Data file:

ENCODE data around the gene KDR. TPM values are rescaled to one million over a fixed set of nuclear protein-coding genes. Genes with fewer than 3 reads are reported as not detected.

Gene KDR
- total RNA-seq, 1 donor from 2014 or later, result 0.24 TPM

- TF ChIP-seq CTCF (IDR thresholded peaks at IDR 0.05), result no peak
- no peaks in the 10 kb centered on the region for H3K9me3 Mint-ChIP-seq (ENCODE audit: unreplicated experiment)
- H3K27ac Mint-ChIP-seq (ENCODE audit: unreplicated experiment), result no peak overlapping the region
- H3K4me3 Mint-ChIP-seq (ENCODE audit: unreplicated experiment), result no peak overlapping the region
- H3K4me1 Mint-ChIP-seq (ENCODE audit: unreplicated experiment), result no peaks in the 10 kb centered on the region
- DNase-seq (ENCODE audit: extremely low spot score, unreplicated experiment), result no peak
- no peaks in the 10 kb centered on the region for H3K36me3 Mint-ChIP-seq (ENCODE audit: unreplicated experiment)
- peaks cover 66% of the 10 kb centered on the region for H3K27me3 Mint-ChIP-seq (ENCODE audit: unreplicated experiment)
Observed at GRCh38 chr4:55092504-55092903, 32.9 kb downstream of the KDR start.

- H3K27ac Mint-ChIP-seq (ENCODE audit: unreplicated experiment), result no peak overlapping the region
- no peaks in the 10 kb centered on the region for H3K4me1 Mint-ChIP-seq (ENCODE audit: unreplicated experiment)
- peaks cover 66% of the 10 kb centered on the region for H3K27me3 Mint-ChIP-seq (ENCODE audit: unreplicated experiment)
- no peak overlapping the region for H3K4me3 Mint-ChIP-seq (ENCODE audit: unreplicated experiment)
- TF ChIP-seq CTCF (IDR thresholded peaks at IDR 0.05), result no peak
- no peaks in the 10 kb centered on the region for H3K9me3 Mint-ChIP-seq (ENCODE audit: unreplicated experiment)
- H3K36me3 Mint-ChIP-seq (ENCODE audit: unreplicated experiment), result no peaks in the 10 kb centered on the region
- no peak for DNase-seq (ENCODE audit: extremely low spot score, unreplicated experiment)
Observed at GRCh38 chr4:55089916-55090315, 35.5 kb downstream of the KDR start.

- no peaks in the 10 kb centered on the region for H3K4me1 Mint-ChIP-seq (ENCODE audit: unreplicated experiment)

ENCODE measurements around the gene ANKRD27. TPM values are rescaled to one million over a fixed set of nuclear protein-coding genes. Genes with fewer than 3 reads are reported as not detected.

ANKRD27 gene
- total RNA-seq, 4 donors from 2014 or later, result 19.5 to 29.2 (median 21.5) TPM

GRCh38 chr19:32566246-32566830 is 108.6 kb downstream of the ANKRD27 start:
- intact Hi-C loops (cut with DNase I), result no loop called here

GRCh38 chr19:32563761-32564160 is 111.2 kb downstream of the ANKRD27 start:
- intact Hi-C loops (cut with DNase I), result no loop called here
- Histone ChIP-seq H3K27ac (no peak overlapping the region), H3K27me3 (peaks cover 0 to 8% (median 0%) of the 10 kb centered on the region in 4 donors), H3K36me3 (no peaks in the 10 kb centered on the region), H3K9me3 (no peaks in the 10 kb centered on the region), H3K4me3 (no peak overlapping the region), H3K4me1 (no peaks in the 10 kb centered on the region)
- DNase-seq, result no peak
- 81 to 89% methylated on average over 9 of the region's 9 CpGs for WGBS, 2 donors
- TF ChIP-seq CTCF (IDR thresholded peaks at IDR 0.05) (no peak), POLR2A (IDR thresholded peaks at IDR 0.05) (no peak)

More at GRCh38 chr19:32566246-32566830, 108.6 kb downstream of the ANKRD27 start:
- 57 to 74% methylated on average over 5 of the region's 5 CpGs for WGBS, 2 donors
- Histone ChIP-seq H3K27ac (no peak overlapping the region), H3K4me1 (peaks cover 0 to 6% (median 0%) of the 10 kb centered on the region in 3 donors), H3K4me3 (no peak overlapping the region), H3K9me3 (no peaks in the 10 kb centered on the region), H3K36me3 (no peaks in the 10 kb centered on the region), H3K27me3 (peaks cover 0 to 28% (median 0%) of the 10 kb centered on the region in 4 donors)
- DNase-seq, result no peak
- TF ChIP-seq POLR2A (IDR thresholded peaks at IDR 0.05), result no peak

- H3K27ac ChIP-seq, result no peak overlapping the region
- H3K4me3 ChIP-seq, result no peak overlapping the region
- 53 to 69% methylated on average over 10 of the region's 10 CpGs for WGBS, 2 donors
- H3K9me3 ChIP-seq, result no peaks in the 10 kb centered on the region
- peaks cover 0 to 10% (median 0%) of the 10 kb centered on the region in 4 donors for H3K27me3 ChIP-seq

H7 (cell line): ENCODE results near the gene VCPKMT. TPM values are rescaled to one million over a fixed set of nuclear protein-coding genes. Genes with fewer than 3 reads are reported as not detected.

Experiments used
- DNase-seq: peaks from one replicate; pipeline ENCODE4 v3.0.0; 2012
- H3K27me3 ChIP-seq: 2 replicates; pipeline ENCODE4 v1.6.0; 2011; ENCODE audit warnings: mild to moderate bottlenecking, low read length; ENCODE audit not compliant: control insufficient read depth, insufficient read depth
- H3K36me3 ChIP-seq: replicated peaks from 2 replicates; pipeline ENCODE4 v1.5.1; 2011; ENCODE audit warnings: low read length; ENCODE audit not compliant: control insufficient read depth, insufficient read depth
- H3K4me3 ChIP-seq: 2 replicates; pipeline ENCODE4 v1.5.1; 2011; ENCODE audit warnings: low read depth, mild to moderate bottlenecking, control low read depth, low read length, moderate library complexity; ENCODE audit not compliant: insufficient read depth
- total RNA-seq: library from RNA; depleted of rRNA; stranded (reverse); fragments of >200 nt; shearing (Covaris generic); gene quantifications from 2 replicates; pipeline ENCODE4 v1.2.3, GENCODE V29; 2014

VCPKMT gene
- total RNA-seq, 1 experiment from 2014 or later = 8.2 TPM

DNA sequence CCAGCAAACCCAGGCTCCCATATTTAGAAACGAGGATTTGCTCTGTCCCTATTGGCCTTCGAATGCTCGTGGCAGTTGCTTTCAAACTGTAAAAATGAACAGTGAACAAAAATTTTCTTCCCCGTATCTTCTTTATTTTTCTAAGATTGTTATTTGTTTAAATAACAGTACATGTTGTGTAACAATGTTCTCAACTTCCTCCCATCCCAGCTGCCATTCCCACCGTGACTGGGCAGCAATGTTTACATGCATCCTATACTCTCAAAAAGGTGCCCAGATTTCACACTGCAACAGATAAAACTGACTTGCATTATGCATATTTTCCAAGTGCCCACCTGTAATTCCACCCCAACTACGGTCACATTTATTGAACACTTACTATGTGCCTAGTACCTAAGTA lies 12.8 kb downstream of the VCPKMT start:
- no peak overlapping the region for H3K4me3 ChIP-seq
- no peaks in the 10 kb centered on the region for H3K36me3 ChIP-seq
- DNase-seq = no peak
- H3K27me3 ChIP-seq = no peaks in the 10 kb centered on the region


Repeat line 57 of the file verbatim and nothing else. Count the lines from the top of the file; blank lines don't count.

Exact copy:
- H3K27me3 ChIP-seq = no peaks in the 10 kb centered on the region